While the pandemic-era hype surrounding speculative startups has subsided, the bursting bubble has brought about significant changes in market dynamics. Now a substantial number of U.S.-listed companies are trading below the $1 threshold, many of which originated as special purpose acquisition companies (SPACs) that went public during the peak of the blank-check boom, Markets Insider reported last week.
In response to this trend, the SEC last month implemented sweeping new regulations governing SPAC operations, although some SPAC experts question whether the regulations will serve much purpose and are also ambiguous, giving the commission broad powers to interpret the rules.
Meanwhile, according to a report in The Wall Street Journal, there has been a substantial uptick in the number of U.S.-listed stocks trading below the $1 mark, with 557 such stocks reported. That’s in sharp contrast to the few dozen in existence three years ago. For perspective, approximately one-sixth of the Nasdaq Composite now consists of penny stocks, reflecting the popularity of the exchange among small-cap issuers.
As these stocks remain listed on major exchanges, it’s a trend that’s leading to market inefficiencies, IEX Chief Market Policy Officer John Ramsay wrote in a post last week.
The extremely low price of penny stocks facilitates significantly higher trading volumes compared to more expensive stocks. This heightened trading activity can lead to distortions in capital allocation, as exchanges often base their incentives on a firm’s total share volume rather than stock price.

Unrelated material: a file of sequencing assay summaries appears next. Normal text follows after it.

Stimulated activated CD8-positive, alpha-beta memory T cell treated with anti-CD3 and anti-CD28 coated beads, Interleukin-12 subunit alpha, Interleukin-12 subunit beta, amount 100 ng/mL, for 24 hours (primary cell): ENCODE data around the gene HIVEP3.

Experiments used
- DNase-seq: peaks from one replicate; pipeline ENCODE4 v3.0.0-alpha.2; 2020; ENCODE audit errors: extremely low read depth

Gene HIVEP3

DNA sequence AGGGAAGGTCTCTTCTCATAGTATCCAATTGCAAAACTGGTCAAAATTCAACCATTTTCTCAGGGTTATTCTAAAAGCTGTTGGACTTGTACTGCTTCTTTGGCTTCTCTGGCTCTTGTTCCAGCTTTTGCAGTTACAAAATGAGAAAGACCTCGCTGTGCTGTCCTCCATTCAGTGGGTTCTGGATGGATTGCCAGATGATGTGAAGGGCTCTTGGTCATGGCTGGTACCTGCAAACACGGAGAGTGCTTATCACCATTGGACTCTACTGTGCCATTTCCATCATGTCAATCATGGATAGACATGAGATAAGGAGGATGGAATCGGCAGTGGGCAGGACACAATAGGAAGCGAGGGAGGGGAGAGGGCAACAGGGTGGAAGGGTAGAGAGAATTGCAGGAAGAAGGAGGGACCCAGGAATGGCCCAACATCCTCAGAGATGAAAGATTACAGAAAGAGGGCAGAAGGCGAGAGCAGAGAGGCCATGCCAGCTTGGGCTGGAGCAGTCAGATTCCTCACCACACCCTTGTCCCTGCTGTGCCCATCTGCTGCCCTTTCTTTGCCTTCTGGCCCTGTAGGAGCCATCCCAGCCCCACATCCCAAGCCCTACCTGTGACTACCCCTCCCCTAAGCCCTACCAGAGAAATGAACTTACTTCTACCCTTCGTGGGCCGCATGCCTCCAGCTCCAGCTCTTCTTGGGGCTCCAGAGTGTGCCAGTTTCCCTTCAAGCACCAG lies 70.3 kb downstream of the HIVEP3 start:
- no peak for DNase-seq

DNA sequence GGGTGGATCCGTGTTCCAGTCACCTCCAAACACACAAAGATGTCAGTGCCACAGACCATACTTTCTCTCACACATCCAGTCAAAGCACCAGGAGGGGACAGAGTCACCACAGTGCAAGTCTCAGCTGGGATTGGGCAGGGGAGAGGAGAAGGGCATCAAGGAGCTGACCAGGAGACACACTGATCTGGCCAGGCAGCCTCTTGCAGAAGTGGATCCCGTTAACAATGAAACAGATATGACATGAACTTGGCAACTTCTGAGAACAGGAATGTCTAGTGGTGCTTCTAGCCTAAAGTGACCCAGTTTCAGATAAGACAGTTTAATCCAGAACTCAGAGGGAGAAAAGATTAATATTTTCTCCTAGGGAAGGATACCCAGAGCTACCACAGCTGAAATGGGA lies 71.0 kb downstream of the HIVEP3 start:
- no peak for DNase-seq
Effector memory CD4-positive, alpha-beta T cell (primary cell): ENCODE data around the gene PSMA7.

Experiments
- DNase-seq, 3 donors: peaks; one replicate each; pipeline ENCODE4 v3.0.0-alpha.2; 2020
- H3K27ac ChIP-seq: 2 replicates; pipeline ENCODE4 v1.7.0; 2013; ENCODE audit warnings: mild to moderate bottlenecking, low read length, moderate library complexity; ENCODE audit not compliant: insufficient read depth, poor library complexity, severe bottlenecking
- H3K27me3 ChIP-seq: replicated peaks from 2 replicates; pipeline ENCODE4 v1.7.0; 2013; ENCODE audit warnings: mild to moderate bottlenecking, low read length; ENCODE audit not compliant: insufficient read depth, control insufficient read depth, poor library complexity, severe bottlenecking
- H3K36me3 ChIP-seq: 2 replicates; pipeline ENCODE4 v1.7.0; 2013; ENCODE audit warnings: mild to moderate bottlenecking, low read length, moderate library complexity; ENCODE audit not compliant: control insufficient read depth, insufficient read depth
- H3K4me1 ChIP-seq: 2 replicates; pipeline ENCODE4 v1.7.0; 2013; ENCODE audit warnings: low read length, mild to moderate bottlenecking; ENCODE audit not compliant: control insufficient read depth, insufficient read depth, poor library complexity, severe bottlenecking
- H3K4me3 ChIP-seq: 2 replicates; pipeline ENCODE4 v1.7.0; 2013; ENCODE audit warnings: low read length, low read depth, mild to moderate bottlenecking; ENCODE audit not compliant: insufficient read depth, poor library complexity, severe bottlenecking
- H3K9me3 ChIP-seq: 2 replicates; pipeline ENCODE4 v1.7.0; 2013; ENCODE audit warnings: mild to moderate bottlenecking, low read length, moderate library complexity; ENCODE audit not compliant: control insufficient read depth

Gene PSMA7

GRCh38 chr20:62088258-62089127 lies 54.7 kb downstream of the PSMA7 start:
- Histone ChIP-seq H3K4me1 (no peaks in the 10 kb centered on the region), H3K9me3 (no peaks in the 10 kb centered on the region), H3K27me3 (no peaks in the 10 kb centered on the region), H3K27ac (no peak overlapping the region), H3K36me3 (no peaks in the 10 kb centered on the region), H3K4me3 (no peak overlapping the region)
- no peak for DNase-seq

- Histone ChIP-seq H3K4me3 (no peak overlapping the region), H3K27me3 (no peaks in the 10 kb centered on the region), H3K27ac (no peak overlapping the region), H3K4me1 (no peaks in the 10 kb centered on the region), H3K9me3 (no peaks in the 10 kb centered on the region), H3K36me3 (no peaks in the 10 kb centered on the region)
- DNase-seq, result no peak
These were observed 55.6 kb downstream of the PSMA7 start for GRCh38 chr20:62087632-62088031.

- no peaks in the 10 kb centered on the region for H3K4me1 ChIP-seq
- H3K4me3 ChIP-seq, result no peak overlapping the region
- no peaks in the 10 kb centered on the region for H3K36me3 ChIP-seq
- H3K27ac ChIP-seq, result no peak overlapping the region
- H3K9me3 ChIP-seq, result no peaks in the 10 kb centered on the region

As an example, Ramsay explained, “By actively trading a stock priced at approximately 19 cents per share, a firm could generate 1000 times more trading volume with the same amount of capital than it could by trading Apple.” This is due to an incentive structure known as the “rebate tier system,” which encourages trading at very high volumes. Trading firms are incentivized to focus on stocks that offer the greatest trading volume “bang for the buck,” ultimately leading to more favorable pricing for their other trades.
The SEC has proposed restrictions on this practice, citing concerns about its creation of an anti-competitive environment. The argument is that eliminating rebate tiers would eliminate inefficiencies in exchanges, as capital flows would no longer reward stocks that manipulate prices.
Additionally, high trading volumes can mislead retail investors into perceiving sub-dollar stocks as attractive investments, even though these assets are already notorious for their volatility and high risk.
As Ramsay noted, “High trading volume influenced by factors other than the fundamental value of listed companies can absolutely increase the risk of substantial losses for investors who may not understand the reasons behind the increased volume.”
A report from Jefferies highlighted another trend, noting that stocks priced below $1 per share have gained popularity among retail investors through social media. The GameStop short squeeze in January 2021 is a prime example of the meme stock phenomenon. This also raises questions about whether investors are foregoing investments in more traditional stocks like the S&P 500 in favor of sub-$1 stocks and how this might impact liquidity in traditional stocks.
The inclusion of these sub-dollar stocks in indices such as the Nasdaq adds to their perceived legitimacy. Despite Nasdaq’s requirement for firms to meet a $1 threshold for their shares to continue trading, companies below that level are granted a 180-day grace period to comply. The result has been a surge in reverse stock splits, where companies reduce their share count to boost the stock price. Jefferies reported 255 splits in 2023, compared to 159 the year before, as exchanges seek to support companies in remaining publicly listed amidst a ho-hum U.S. IPO market.
Bottom line, when investing in microcaps – or any other publicly-traded security – abnormal trading volume and social media chatter are no substitute for individual due diligence on a stock-by stock basis.